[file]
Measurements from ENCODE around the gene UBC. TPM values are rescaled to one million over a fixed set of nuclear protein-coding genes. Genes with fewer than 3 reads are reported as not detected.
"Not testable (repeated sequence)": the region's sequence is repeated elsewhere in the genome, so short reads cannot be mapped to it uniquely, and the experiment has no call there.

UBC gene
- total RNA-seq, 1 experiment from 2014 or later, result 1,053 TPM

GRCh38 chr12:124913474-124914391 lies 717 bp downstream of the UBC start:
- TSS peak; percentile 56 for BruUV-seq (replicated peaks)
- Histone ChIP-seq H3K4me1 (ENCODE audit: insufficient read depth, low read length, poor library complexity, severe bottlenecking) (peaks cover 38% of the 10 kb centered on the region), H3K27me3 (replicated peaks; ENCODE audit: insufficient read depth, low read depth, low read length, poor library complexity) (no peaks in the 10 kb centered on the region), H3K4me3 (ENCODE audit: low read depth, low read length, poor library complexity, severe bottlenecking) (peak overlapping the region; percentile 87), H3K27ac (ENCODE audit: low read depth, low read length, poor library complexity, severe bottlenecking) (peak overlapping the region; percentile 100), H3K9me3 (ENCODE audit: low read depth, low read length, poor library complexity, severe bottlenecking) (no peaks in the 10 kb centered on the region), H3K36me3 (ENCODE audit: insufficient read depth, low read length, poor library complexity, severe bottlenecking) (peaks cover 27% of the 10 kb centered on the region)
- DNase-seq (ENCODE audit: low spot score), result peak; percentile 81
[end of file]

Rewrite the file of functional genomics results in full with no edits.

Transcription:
Measurements from ENCODE around the gene UBC. TPM values are rescaled to one million over a fixed set of nuclear protein-coding genes. Genes with fewer than 3 reads are reported as not detected.
"Not testable (repeated sequence)": the region's sequence is repeated elsewhere in the genome, so short reads cannot be mapped to it uniquely, and the experiment has no call there.

UBC gene
- total RNA-seq, 1 experiment from 2014 or later, result 1,053 TPM

GRCh38 chr12:124913474-124914391 lies 717 bp downstream of the UBC start:
- TSS peak; percentile 56 for BruUV-seq (replicated peaks)
- Histone ChIP-seq H3K4me1 (ENCODE audit: insufficient read depth, low read length, poor library complexity, severe bottlenecking) (peaks cover 38% of the 10 kb centered on the region), H3K27me3 (replicated peaks; ENCODE audit: insufficient read depth, low read depth, low read length, poor library complexity) (no peaks in the 10 kb centered on the region), H3K4me3 (ENCODE audit: low read depth, low read length, poor library complexity, severe bottlenecking) (peak overlapping the region; percentile 87), H3K27ac (ENCODE audit: low read depth, low read length, poor library complexity, severe bottlenecking) (peak overlapping the region; percentile 100), H3K9me3 (ENCODE audit: low read depth, low read length, poor library complexity, severe bottlenecking) (no peaks in the 10 kb centered on the region), H3K36me3 (ENCODE audit: insufficient read depth, low read length, poor library complexity, severe bottlenecking) (peaks cover 27% of the 10 kb centered on the region)
- DNase-seq (ENCODE audit: low spot score), result peak; percentile 81